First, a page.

Fit: aov(formula = weight ~ group, data = data)
\$group
trt1-ctrl -0.371 -1.0622161 0.3202161 0.3908711
trt2-ctrl  0.494 -0.1972161 1.1852161 0.1979960
trt2-trt1  0.865  0.1737839 1.5562161 0.0120064```

lwr, upr: the lower and upper-end points of the confidence interval at 95 percent (default) p adj: p-value after multiple comparisons adjustment.

Only the difference between trt2 and trt1 is significant, as shown by the output, with an adjusted p-value of 0.012.

Using the multcomp package, perform several comparisons.

The function glht() [in the multcomp package] can be used to do multiple comparison processes for an ANOVA. General linear hypothesis tests are abbreviated as glht. The following is a simplified format:

`library(multcomp)`

glht(model, lincft)

model: a model that has been fitted, such as an object returned by aov ().

lincft() specifies the linear hypotheses that will be tested. Objects provided from the function mcp are used to specify multiple comparisons in ANOVA models ().

For a one-way ANOVA, use glht() to make numerous pairwise comparisons:

```library(multcomp)
summary(glht(res.aov, linfct = mcp(group = "Tukey")))
Simultaneous Tests for General Linear Hypotheses
Multiple Comparisons of Means: Tukey Contrasts
Fit: aov(formula = weight ~ group, data = my_data)
Linear Hypotheses:
Estimate Std. Error t value Pr(>|t|)
trt1 - ctrl == 0  -0.3710     0.2788  -1.331    0.391
trt2 - ctrl == 0   0.4940     0.2788   1.772    0.198
trt2 - trt1 == 0   0.8650     0.2788   3.103    0.012 *
---
Signif. codes:  0 '***' 0.001 '**' 0.01 '*' 0.05 '.' 0.1 ' ' 1
(Adjusted p values reported -- single-step method)```
##### T-test with pairs

Pairwise comparisons across group levels with various testing corrections can also be calculated using the pairewise.t.test() function.

```pairwise.t.test(data\$weight, data\$group

Pairwise comparisons using t tests with pooled SD

```data:  data\$weight and data\$group
ctrl  trt1
trt1 0.194 -
trt2 0.132 0.013

The output is a table of pairwise comparison p-values. The Benjamini-Hochberg method was used to alter the p-values in this case.

The validity of ANOVA assumptions should be checked.

The ANOVA test assumes that the data are normally distributed and that group variance is uniform. With certain diagnostic plots, we can verify this.

Examine the assumption of homogeneity of variance.

The residuals versus fits plot can be used to assess variance homogeneity.

There are no clear correlations between residuals and fitted values (the mean of each group) in the plot below, which is good. As a result, we can assume that the variances are homogeneous.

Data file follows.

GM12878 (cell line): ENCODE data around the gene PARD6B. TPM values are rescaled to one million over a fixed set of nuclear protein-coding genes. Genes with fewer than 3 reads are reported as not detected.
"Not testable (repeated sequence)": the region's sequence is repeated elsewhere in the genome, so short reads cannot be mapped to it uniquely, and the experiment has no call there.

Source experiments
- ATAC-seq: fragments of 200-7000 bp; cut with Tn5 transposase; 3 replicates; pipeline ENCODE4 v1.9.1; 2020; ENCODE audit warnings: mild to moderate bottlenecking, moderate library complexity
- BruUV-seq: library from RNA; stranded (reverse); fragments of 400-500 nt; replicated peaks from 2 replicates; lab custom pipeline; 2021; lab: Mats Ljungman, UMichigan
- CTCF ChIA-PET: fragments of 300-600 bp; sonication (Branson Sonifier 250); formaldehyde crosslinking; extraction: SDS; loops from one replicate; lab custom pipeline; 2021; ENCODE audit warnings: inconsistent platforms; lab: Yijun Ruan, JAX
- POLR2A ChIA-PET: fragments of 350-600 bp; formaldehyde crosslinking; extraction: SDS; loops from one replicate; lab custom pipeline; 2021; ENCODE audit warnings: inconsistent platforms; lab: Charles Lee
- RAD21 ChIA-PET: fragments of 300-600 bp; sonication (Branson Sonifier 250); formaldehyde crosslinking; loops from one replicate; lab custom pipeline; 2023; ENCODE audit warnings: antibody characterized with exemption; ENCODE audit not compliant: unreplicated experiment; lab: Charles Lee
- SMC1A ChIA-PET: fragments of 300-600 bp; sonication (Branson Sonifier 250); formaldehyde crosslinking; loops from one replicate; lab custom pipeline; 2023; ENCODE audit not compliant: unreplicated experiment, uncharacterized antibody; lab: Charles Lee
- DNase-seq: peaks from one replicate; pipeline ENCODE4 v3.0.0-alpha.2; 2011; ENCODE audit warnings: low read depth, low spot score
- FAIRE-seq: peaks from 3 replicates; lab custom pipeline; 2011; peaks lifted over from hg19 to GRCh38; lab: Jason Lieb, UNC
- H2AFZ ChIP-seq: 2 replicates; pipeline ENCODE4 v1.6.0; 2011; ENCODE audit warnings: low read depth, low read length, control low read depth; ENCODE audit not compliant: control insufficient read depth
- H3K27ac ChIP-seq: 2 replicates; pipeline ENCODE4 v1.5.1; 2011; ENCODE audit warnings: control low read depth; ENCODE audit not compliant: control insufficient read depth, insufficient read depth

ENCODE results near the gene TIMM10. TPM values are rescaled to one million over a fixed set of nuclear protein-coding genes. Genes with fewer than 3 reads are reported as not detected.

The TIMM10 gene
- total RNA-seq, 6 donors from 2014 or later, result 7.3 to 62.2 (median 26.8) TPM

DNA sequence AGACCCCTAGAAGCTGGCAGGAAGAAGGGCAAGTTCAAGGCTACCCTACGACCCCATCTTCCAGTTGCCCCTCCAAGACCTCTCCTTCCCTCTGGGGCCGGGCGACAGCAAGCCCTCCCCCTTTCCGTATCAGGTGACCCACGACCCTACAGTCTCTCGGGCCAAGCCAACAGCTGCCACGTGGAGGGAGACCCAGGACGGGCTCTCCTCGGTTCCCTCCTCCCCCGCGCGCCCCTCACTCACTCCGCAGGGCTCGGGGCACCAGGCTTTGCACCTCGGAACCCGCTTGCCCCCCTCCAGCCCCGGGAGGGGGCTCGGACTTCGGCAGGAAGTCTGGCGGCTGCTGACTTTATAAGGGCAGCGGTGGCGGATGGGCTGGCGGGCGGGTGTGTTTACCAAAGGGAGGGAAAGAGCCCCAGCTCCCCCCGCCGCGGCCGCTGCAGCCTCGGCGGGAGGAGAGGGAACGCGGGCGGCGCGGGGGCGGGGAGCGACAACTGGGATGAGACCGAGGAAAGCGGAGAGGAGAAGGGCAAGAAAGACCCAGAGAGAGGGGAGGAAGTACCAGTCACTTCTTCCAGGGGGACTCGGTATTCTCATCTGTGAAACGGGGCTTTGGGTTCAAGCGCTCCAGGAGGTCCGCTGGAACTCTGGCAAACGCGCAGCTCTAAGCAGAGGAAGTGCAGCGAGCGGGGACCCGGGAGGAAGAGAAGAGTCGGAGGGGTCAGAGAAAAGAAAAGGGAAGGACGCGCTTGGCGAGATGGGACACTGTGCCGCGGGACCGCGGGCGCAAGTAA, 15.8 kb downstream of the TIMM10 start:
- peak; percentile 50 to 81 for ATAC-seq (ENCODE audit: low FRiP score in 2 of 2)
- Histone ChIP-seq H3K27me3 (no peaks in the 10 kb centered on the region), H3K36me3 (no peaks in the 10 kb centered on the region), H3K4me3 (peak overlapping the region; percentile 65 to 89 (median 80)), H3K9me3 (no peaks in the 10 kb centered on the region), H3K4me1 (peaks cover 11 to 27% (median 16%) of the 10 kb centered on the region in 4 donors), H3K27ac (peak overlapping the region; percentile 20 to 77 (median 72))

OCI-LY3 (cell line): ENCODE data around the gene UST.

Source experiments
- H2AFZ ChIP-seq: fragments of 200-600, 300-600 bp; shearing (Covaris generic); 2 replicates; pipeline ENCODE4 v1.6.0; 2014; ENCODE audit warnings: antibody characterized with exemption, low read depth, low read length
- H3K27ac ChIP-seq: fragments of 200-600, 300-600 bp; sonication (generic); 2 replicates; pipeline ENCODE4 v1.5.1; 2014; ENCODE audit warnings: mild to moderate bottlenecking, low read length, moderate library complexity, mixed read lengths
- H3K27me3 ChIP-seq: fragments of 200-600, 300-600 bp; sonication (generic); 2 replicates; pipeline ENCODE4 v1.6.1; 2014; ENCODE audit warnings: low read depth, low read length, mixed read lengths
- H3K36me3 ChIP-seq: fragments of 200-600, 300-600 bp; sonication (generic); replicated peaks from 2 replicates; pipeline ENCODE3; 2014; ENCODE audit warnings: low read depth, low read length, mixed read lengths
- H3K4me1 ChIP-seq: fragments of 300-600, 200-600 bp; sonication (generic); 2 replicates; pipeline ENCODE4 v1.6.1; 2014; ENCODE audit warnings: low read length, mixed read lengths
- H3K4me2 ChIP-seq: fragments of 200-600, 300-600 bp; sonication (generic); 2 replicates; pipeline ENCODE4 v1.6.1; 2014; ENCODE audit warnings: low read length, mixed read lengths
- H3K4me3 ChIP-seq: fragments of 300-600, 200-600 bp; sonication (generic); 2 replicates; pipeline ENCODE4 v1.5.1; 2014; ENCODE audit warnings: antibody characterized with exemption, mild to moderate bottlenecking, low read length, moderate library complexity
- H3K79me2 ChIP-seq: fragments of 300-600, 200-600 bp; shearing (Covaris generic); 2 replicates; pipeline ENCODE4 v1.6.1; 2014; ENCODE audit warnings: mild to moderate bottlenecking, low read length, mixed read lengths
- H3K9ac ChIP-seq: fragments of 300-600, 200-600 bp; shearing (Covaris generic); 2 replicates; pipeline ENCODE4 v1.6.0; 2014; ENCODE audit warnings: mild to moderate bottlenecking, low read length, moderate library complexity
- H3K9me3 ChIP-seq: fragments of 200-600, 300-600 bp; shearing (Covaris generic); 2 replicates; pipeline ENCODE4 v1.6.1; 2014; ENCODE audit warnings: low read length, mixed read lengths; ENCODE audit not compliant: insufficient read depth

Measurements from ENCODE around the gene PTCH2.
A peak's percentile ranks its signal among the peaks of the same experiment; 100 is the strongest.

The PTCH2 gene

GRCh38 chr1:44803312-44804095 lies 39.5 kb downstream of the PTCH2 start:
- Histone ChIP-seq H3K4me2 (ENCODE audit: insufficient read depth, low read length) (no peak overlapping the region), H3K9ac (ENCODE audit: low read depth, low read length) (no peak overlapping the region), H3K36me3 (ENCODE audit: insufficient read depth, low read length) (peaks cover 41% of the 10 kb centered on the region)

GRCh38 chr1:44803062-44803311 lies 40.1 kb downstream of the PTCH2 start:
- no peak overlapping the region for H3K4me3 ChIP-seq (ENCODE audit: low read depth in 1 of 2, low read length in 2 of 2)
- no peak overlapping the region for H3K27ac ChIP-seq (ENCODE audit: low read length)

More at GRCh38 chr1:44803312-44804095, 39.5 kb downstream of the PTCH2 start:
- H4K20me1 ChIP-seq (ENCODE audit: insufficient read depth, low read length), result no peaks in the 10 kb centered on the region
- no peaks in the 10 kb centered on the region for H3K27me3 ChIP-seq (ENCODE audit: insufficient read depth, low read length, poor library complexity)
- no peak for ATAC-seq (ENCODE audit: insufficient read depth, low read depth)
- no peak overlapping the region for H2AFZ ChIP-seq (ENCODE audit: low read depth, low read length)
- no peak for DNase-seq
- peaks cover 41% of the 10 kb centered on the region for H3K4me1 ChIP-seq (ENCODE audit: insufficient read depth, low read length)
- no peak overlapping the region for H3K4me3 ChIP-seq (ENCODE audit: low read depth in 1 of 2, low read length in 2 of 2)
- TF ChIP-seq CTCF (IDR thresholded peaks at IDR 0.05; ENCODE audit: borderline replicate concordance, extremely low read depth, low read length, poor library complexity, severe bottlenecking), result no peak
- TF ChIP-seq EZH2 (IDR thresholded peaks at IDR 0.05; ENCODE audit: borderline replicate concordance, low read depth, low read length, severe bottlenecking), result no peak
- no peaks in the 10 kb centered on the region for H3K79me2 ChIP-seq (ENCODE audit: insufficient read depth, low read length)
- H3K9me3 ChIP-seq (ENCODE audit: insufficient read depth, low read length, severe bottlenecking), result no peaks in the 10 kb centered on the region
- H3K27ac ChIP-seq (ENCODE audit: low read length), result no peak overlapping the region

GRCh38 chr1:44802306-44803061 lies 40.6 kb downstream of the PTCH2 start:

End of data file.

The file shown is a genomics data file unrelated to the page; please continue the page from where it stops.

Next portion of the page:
1: Variance homogeneity

`plot(res.aov, 1)` ANOVA (one-way) Outliers are discovered in R Points 17, 15, 4, which can have a significant impact on normality and homogeneity of variance.

To meet the test assumptions, it can be beneficial to remove outliers.

The homogeneity of variances can also be checked using Bartlett’s or Levene’s tests.

Levene’s test is recommended since it is less sensitive to deviations from normal distribution. The leveneTest() method [from the car package] will be used:

```library(car)
leveneTest(weight ~ group, data = data)```

Levene’s Test for Homogeneity of Variance (center = median)

```      Df F value Pr(>F)
group  2  1.1192 0.3412
27              ```

The p-value is not less than the significance level of 0.05, as seen in the output above. This indicates that there is no indication that the variance across groups is statistically significant.

As a result, we can infer that the variations in the different treatment groups are homogeneous.

Relaxing the premise of homogeneity of variance

The traditional one-way ANOVA test assumes that all groups have similar variances. The homogeneity of variance assumption was fine in our case: the Levene test was not significant.

In a circumstance where the homogeneity of variance assumption is violated, how do we save our ANOVA test?

An alternate approach (e.g., the Welch one-way test) that does not necessitate the use of assumptions in the one-way function. test().

ANOVA test with no equal variance assumption

`oneway.test(weight ~ group, data = data)`

one-way analysis of means (not assuming equal variances)

```data:  weight and group
F = 5.181, num df = 2.000, denom df = 17.128, p-value = 0.01739```

Pairwise t-tests with no assumption of equal variances

```pairwise.t.test(data\$weight, data\$group,
p.adjust.method = "BH", pool.sd = FALSE)```

Pairwise comparisons using t-tests with non-pooled SD

```data:  data\$weight and data\$group
ctrl  trt1
trt1 0.250 -
trt2 0.072 0.028

Examine the presumption of normality.

Residuals normality plot The residuals quantiles are displayed against the normal distribution quantiles in the graph below. Also plotted is a 45-degree reference line.

The residuals’ normal probability plot is used to verify that the residuals are normally distributed. It should be about in a straight line.

2: Normality

`plot(res.aov, 2)` ANOVA (one-way) R-based test

We can infer normality because all of the points lie roughly along this reference line.

Extract the residuals

`aov_residuals <- residuals(object = res.aov )`

Run Shapiro-Wilk test

Shapiro-Wilk normality test

```shapiro.test(x = aov_residuals )
data:  aov_residuals
W = 0.96607, p-value = 0.4379```

The Shapiro-Wilk test on the ANOVA residuals (W = 0.96, p = 0.43), which finds no evidence of normality violation, supports the previous conclusion.

ANOVA test with a non-parametric alternative

The Kruskal-Wallis rank-sum test is a non-parametric alternative to one-way ANOVA that can be employed when the ANOVA assumptions are not met.

`kruskal.test(weight ~ group, data = data)`

Kruskal-Wallis rank-sum test

```data:  weight by group
Kruskal-Wallis chi-squared = 7.9882, df = 2, p-value = 0.01842```